Emerging the shadows
The pace of change
For us, and for visitors returning to the country after a period of absence, Vietnam is changing at breakneck speed. The potential bottled up by the war and the restrictions that followed as the painful process of reunification and reconciliation proceeded, is now being unleashed.
In the cities, practically every street has a building site, slum dwellings are being demolished and replaced by modern high and low-rise dwellings, and new districts are being created in the suburbs to house the swelling urban population.
Country areas are being provided with a clean water supply, electricity and new services and facilities. Reservoirs are being built to ease water shortages and new coal and gas fuelled power stations are being opened.
Transport and communications are improving daily. Entertainment facilities are expanding, supermarkets are appearing, and tourism infrastructure is opening up new areas and locations to visitors.
No aspect of Vietnam’s daily life escapes attention, and no-one is unaffected by the changes that are taking place.
The social aspect
Change is never neutral – it always creates winners and losers. Our government treads a narrow path in balancing the benefits of change with the social disruption that it causes. Fortunately, the overwhelming majority of our people understand the problems and support the measures introduced to deal with them.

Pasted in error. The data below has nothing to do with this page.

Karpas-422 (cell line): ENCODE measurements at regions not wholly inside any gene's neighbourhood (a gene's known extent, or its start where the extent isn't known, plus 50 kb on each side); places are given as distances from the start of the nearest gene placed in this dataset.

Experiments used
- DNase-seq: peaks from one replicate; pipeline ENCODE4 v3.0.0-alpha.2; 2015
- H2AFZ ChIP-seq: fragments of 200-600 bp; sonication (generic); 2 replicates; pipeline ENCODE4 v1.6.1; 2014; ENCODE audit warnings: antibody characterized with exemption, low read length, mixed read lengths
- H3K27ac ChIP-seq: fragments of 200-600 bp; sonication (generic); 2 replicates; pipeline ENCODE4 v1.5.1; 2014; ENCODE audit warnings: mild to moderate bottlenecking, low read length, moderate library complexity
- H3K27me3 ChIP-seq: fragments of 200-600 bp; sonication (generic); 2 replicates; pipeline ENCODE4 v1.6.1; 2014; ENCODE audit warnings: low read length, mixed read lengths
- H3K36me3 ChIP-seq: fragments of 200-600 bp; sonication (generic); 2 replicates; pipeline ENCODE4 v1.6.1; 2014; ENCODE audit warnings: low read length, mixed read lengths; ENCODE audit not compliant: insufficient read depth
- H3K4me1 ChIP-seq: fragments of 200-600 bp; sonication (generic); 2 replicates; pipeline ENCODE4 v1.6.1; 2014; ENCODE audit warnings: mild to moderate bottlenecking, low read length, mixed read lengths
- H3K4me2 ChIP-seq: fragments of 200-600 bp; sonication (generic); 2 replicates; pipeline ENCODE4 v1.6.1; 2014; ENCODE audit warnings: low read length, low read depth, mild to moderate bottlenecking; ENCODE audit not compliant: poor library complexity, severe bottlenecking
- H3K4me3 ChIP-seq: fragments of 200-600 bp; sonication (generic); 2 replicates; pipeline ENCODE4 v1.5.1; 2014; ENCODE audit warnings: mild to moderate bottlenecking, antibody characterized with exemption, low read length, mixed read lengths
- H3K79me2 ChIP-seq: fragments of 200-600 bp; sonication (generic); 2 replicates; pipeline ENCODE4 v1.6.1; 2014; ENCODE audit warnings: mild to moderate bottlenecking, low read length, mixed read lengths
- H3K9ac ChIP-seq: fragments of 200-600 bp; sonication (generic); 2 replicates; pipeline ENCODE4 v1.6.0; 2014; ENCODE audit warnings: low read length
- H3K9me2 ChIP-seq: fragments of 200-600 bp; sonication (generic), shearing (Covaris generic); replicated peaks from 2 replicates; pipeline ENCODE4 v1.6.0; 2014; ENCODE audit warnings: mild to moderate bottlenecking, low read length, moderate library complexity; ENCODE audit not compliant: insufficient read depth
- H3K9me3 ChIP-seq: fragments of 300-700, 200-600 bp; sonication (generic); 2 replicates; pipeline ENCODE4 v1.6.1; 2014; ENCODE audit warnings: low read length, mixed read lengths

Our nation has a long tradition of communalism. In the 21st century, communalism is manifested in ‘mass movements’ – national campaigns to overcome social problems such as poverty, drug abuse, pollution, health issues and so on.
Involvement comes in many forms, attending meetings, donating money and goods and so on, but the main form is volunteering time to assist. The Ho Chi Minh Youth Union, the Women’s and other large national organisations can mobilise millions of people to assist in building bridges, working with handicapped people, cleaning up dirty beaches and a host of other activities.
Challenges and successes
Vietnam’s problems are shared by all developing counties. Each has its own approach, and each has its success and failures. No approach, system or model fits all – each country has a different context, so each has to find its own way. By trial and error, and with help our neighbours and the international community, we are learning lessons and working out solutions in ways that fit our national culture and beliefs.
We are now beginning to see the fruits of our labour. Poverty is falling, the economy is sound, industry is modernising and tourism is expanding, for example. Vietnam has had several notable achievements in the health field – it led the world in containing SARS, is attracting international attention by treating tuberculosis successfully, and is well on the way to controlling malaria.
Despite our progress so far, we are only at the beginning of the road that leads to our eventual goal of ‘Independence, Freedom and Happiness’ – a vision laid out by Ho Chi Minh in his Declaration of Independence in 1954. We have yet to come to terms with the major issues of wealth distribution, universal free health care, full employment and all the other conditions necessary for his dream to become our reality.
Every so often, the views and attitudes of Asian people in relation to their quality of life are surveyed. Overall, Vietnam is usually ranked somewhere in the middle (an achievement in itself considering the country’s starting point). However, in one category Vietnam is always at or near the top – optimism about the future. We know the going will be tough, but we’re determined to get there!